I read this book as if I was hunting for emergent(s) amongst the Cloud Monsters that inhabit the Island.  Chris Seay struggles with the gospel and often barely grasps it; because the gospel is weak it undermines the usefulness of the book.   Chris does do a good job on bringing in philosophical ideas that are not Christian.   This book is a good view into the Emergent World that Chris inhabits.  Seay has an ability to grab readers, and he knows his audience (between the ages of eighteen and twenty-five).   .  Chris shows the probing question on Lost is: "What does it means to build up a culture from the ground up?"

Also now we see the comparison of the Children of Light and the Children of Darkness; and the battle that is being waged for the balance of the Island.  I hope Chris writes a revised edition with all that is learned in LOST the final season.   The book would need at least a couple more chapters.  

 I would recommend this book to Christians who want to hold LOST parties, but I would have reservations because of a translucent Gospel.

Monday, May 3, 2010

Revised: Scratch and Sniff Nativity Postcards....

Stuff I would like to see:
Scratch and Sniff Nativity Christmas cards.... breathe in the smells of Small Town - Old Bethlehem:
Christ was born amongst pee, pooh, and mud. The scent that wafts is one that can be compared to a stock show. When visiting the stock show I need to hold my nose for the first thirty minutes, in order to endure the obnoxious odors. One should not have life's smell bleached out, sometimes the scat of our lives is something to behold!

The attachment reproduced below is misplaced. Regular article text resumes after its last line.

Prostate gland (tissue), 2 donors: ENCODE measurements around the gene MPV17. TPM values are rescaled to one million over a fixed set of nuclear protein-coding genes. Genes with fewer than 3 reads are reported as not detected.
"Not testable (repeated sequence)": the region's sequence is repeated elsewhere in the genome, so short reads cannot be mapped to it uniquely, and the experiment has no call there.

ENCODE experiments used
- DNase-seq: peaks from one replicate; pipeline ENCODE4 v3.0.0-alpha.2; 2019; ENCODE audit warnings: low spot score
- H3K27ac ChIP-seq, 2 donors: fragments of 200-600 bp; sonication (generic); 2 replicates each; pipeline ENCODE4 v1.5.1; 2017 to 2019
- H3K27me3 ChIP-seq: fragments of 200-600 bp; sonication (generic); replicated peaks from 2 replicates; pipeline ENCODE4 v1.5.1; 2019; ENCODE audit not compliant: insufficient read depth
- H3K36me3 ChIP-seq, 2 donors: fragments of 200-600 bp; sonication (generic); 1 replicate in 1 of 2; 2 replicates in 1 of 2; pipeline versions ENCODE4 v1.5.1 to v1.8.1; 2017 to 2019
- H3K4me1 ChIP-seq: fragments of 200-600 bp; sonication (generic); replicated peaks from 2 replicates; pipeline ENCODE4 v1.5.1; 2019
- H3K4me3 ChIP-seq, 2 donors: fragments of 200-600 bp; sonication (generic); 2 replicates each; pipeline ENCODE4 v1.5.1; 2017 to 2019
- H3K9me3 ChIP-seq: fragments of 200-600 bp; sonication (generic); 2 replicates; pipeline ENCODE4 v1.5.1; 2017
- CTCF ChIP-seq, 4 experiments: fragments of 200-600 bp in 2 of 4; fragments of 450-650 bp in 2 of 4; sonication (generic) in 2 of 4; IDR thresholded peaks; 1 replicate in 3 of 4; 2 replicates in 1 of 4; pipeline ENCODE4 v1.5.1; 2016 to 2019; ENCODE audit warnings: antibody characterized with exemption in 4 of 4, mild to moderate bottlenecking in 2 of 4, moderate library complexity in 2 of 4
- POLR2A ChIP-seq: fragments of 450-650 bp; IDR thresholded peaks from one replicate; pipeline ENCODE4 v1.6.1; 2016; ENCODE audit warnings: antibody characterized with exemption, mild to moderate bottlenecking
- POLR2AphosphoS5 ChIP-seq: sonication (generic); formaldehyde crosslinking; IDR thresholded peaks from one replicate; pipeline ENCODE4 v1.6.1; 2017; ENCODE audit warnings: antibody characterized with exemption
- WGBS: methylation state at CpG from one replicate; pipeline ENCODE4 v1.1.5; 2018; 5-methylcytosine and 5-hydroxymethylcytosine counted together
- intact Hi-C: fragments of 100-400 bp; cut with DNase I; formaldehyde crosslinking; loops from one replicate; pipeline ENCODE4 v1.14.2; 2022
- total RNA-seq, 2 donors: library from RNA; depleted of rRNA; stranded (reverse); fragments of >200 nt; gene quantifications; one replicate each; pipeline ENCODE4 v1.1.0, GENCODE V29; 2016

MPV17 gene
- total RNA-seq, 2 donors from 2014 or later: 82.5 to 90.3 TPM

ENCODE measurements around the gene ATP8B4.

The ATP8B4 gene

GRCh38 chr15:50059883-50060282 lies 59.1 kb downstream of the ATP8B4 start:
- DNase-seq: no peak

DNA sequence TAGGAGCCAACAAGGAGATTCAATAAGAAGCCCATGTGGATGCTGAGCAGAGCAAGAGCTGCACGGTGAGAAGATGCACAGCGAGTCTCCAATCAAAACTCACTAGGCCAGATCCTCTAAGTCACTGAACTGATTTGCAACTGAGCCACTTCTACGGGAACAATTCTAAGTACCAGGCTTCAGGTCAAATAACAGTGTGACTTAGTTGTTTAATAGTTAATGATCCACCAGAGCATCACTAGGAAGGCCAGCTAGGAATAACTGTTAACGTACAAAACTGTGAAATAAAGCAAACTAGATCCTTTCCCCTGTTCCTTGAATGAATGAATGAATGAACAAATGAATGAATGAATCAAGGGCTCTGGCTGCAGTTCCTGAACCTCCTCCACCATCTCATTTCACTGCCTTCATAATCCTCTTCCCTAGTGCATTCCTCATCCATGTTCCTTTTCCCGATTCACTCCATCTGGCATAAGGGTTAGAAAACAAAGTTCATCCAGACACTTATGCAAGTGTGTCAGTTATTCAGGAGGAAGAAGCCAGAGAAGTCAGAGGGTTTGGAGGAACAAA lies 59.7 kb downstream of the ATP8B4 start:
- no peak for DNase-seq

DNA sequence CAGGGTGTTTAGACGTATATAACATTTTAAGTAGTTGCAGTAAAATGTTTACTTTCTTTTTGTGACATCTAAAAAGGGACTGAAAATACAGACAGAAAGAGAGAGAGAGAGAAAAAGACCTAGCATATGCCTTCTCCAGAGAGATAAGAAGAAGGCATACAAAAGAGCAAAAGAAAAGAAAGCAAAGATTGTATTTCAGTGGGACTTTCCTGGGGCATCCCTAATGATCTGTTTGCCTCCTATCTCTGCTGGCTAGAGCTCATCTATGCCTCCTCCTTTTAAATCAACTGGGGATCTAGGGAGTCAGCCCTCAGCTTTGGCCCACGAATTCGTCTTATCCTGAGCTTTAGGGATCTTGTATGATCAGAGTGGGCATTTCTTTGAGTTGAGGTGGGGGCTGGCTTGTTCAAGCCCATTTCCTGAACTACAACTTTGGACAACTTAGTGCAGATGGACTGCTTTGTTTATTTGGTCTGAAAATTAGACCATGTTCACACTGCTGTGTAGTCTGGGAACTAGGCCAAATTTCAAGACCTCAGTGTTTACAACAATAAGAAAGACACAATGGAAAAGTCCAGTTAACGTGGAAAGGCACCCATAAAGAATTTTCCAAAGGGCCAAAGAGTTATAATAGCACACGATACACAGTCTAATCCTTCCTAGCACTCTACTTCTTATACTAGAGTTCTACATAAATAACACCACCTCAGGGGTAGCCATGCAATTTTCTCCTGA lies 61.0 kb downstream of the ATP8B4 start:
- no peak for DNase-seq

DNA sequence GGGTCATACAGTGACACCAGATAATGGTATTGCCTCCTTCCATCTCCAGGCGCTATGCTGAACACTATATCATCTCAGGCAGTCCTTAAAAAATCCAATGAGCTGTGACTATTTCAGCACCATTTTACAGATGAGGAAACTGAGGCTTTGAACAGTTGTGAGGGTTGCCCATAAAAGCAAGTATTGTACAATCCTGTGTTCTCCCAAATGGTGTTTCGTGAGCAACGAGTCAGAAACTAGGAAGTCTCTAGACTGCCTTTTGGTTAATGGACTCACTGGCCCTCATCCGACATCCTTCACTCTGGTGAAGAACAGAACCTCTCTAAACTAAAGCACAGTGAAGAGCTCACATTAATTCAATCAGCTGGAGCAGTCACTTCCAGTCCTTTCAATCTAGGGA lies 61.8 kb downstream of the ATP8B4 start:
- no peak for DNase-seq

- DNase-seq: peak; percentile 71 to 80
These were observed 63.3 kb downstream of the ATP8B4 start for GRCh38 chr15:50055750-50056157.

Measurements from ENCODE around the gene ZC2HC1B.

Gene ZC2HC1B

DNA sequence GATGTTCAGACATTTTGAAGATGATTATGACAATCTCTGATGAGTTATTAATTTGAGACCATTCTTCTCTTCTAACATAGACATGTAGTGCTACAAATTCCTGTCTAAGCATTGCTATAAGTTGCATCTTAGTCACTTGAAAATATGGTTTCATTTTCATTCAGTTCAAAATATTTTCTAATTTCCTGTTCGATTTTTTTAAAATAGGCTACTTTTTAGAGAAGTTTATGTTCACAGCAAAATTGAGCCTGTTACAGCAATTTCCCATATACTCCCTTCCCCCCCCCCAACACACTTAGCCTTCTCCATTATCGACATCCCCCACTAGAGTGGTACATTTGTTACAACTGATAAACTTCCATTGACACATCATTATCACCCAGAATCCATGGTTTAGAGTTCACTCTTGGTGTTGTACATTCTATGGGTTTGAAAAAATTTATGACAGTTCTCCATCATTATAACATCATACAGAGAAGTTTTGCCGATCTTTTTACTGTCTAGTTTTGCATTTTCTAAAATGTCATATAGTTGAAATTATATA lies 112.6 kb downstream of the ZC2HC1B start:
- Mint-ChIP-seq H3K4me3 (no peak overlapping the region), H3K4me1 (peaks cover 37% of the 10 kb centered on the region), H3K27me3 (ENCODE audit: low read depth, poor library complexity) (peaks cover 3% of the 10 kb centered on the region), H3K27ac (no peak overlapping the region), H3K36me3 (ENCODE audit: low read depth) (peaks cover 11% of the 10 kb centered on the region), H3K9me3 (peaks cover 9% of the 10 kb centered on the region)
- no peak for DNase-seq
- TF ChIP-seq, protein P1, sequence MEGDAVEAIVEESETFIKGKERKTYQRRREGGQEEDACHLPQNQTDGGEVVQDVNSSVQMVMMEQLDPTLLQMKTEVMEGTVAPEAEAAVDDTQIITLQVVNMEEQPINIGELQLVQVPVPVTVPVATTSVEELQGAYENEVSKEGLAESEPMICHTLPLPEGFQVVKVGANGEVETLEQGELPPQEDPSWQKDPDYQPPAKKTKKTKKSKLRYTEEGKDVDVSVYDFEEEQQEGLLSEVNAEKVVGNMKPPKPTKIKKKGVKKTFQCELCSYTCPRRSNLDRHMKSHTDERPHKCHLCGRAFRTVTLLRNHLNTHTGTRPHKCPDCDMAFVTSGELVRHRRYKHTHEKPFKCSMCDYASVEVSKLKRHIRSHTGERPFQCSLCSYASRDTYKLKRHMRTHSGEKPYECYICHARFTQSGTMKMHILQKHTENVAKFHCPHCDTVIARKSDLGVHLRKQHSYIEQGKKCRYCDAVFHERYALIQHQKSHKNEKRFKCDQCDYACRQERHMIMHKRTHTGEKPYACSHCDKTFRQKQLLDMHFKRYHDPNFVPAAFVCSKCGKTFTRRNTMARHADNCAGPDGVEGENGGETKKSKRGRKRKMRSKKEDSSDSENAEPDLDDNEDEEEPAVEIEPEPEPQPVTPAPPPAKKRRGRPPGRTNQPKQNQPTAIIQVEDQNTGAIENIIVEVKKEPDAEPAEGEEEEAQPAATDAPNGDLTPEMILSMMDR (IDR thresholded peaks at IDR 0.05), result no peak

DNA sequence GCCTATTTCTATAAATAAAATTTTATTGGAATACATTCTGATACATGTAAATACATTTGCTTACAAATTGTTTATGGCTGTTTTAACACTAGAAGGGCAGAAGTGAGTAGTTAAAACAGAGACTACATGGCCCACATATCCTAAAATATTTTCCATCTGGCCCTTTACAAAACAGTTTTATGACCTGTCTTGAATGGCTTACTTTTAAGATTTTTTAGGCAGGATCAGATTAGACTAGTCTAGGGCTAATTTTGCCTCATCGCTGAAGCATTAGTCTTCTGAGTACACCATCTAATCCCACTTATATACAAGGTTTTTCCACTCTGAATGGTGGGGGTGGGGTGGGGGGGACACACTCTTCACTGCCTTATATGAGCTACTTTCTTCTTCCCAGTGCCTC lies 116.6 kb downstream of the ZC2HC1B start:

Sunday, May 2, 2010

An Army of Ordinary People

The book is a go getter... To my chagrin the book was received  yesterday and am excited to read it.  
An Army of Ordinary People 
Book Stats:
Available: May 2010
Binding: Softcover
Price: $14.99
ISBN: 978-1-4143-2279-7

Saturday, May 1, 2010

History of the Tomato-Excerpt from: Tomatoes How to Use... from What's Cooking in America

1820 or 1830? - In September of either 1820 or 1830 (the year varies with different accounts), legend has it that Colonel Robert Gibbon Johnson (1771-1850) purportedly introduced the tomato to Salem County, New Jersey. Despite warnings that the tomato's poison would turn his blood to acid, he told the cheering spectators that he planned to eat the entire basket and survive. The story goes that thousands of eager spectators turned out to watch Johnson die after eating the poisonous fruits, and were shocked when he lived. Supposedly Colonel Johnson recited this speech:
The time will come when this luscious, scarlet apple...will form the foundation of a great garden industry, and will be ... eaten, and enjoyed as an edible food...and to help speed that enlightened day, to prove that it will not strike you dead - I am going to eat one right now!
Colonel Johnson's physician, Dr. James Van Meter, supposedly warned that:
The foolish colonel will foam and froth at the mouth and double over with appendicitis. All that oxalic acid, in one dose, and you're dead. If the Wolf Peach [tomato] is too ripe and warmed by the sun, he'll be exposing himself to brain fever. Should he, by some unlikely chance, survive, I must warn him that the skin...will stick to his stomach and cause cancer.
False MemoriesThe Invention of Culinary Fakelore and Food Fallacies, Proceedings of the Oxford Symposium on Food and Cookery 2000, by Andrew F. Smith:
Robert Gibbon Johnson was a prominent Salemite and much was written about him. Unfortunately, I found no evidence connecting him to the tomato. The first version of the story appeared in print 86 years after the purported event. All it said was the Johnson ate a tomato in 1820. Subsequent authors embellished the story adding extraneous information and the purported event was dramatized on national radio in 1949. Subsequently versions have appeared in numerous professional and scholarly journals, newspapers, and popular magazines.